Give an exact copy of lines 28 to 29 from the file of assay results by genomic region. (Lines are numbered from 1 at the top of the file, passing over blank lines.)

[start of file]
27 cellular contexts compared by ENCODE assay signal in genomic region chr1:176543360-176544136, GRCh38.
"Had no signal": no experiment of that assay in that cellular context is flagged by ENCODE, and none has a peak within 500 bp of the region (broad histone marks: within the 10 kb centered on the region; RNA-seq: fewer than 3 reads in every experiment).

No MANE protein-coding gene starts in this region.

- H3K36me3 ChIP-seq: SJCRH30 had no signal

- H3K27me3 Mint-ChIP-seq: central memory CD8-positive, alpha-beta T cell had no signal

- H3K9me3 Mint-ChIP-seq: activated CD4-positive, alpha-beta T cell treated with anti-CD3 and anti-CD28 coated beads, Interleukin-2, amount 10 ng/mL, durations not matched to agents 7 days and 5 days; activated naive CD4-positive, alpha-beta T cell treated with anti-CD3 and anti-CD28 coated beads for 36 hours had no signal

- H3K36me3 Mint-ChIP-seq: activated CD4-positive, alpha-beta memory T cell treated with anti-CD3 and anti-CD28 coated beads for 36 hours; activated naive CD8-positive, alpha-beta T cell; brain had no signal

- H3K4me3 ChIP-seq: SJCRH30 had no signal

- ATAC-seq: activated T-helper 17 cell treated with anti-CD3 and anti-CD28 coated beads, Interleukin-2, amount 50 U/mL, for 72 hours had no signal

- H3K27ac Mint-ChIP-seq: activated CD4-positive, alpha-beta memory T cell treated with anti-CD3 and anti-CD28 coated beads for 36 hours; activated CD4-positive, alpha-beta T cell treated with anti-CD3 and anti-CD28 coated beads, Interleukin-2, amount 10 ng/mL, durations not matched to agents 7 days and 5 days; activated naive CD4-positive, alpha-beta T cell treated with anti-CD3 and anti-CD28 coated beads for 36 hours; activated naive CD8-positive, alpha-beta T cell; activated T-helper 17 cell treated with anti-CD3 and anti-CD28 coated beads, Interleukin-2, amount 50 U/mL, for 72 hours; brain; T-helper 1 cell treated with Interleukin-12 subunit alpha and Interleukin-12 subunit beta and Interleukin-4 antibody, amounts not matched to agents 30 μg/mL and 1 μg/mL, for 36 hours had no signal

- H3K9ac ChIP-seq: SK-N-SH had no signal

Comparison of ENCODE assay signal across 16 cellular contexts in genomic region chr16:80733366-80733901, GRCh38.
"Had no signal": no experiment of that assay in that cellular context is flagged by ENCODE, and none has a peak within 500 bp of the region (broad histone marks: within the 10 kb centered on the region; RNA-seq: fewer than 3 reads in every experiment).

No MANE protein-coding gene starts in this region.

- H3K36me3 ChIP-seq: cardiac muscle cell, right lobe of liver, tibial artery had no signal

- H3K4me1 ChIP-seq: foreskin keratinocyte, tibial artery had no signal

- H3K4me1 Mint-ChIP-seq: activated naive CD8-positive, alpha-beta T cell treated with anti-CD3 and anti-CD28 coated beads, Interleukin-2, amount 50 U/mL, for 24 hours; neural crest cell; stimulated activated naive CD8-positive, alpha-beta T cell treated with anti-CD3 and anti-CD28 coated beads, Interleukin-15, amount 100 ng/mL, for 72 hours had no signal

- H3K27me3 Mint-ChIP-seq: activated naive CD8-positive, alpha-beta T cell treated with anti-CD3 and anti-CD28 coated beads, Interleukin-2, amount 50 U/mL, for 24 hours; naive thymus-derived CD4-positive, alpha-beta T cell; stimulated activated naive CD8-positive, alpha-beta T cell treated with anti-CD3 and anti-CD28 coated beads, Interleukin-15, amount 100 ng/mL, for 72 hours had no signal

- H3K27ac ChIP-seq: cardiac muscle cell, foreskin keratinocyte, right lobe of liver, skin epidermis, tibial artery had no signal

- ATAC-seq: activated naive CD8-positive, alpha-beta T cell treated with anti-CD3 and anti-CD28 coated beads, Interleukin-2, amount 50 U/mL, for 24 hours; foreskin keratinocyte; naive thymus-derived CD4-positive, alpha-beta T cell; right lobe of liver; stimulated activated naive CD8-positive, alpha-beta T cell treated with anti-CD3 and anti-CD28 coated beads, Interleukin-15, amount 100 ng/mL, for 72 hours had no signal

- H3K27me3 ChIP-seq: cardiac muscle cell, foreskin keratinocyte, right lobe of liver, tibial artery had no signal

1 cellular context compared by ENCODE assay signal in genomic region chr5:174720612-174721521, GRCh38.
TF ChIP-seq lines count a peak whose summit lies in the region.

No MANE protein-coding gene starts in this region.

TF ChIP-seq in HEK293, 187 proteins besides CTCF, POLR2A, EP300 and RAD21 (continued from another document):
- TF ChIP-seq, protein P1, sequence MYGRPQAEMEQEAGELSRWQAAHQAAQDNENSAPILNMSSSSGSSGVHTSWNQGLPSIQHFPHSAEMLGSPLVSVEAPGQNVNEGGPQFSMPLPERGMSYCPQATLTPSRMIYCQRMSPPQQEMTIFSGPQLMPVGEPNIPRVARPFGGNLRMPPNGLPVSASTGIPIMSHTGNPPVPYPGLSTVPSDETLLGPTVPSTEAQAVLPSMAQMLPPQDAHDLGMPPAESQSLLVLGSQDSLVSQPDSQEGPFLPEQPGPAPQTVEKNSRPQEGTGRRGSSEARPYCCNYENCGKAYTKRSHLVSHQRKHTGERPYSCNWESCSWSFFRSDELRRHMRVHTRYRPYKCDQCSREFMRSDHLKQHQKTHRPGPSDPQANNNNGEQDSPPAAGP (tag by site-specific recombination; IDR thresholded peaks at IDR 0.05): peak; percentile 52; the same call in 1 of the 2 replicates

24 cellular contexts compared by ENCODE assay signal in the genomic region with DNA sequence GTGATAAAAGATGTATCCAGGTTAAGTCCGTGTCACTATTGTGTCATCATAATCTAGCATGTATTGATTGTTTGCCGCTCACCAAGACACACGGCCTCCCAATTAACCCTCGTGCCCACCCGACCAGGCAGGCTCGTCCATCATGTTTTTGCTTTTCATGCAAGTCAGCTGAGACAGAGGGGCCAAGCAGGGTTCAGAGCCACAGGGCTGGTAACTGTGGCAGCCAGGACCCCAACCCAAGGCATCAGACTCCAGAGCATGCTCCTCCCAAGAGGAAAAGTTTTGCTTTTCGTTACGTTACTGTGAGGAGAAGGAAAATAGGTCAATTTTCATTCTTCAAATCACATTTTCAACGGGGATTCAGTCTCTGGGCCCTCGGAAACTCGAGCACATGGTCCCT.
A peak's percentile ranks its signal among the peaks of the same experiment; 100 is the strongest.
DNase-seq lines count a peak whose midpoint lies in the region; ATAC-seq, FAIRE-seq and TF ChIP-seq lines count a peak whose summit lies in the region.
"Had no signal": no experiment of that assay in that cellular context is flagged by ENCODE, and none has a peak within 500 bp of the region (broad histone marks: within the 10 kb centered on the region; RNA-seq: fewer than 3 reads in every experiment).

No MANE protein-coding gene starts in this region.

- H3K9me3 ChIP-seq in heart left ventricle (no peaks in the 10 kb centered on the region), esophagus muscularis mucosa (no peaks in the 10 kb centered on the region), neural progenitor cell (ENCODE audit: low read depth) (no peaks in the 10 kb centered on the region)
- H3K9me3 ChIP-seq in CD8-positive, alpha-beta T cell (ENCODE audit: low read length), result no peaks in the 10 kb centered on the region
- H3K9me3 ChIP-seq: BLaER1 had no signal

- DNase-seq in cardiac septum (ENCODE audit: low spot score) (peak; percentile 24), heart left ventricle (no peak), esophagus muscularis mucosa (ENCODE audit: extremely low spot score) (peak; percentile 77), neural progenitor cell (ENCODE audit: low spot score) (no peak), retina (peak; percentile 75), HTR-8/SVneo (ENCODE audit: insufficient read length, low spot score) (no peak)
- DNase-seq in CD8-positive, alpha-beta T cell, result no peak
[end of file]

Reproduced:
A peak's percentile ranks its signal among the peaks of the same experiment; 100 is the strongest.
DNase-seq lines count a peak whose midpoint lies in the region; ATAC-seq, FAIRE-seq and TF ChIP-seq lines count a peak whose summit lies in the region.